PhD pass for Davin McCall

Congratulations to Davin McCall, research student in the School of Computing, who has recently passed his PhD viva, with minor corrections. His PhD thesis was entitled ‘Novice Programmer Errors – Analysis and Diagnostics‘.

The thesis detailed a systematic and thorough approach both to analysing which errors that are most problematic for students, and to automated diagnosis of errors.

Abstract

All programmers make errors when writing program code, and for novices the difficulty of repairing errors can be frustrating and demoralising. It is widely recognised that compiler error diagnostics can be inaccurate, imprecise, or otherwise difficult for novices to comprehend, and many approaches to mitigating the difficulty of dealing with errors are centered around the production of diagnostic messages with improved accuracy and precision, and revised wording considered more suitable for novices. These efforts have shown limited success, partially due to uncertainty surrounding the types of error that students actually have the most difficulty with – which has most commonly been assessed by categorising them according to the diagnostic message already produced – and a traditional approach to the error diagnosis process which has known limitations.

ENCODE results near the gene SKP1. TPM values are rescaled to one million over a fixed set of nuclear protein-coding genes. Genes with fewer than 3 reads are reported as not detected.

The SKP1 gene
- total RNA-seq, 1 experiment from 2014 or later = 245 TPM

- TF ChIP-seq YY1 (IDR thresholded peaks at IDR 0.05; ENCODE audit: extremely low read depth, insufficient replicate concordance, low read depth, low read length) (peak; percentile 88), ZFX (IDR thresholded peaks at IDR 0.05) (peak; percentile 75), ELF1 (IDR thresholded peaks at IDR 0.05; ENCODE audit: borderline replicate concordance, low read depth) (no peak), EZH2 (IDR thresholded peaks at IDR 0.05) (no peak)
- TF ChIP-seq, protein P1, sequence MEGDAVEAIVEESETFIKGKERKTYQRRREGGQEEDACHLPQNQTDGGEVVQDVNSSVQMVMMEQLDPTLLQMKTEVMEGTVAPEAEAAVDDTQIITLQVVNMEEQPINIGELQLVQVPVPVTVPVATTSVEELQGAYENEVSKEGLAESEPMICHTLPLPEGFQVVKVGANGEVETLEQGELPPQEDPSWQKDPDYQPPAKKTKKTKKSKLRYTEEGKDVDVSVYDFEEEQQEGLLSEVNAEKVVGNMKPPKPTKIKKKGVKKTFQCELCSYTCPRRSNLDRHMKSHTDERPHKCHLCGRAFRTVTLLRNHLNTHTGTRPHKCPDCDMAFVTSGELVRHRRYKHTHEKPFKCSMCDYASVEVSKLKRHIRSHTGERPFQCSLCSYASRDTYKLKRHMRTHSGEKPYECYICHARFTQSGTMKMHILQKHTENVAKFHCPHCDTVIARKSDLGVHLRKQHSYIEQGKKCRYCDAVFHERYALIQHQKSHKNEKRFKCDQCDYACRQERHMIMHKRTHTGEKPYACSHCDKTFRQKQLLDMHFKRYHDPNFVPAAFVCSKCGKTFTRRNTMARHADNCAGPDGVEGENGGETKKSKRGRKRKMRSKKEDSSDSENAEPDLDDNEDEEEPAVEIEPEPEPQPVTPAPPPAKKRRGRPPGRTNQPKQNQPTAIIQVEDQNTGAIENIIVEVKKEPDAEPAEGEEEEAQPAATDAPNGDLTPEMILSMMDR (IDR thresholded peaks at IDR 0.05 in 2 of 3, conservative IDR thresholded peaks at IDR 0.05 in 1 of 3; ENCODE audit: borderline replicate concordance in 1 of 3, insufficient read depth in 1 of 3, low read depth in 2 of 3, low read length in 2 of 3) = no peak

In this thesis we detail a systematic and thorough approach both to analysing which errors that are most problematic for students, and to automated diagnosis of errors. We detail a methodology for developing a category schema for errors and for classifying individual errors in student programs according to such a schema. We show that this classification results in a different picture of the distribution of error types when compared to a classification according to diagnostic messages. We formally define the severity of an error type as a product of its frequency and difficulty, and by using repair time as an indicator of difficulty we show that error types rank differently via severity than they do by frequency alone.

Having developed a ranking of errors according to severity, we then investigate the contextual information within source code that experienced programmers can use to more accurately and precisely classify errors than compiler tools typically do. We show that, for a number of more severe errors, these techniques can be applied in an automated tool to provide better diagnostics than are provided by traditional compilers.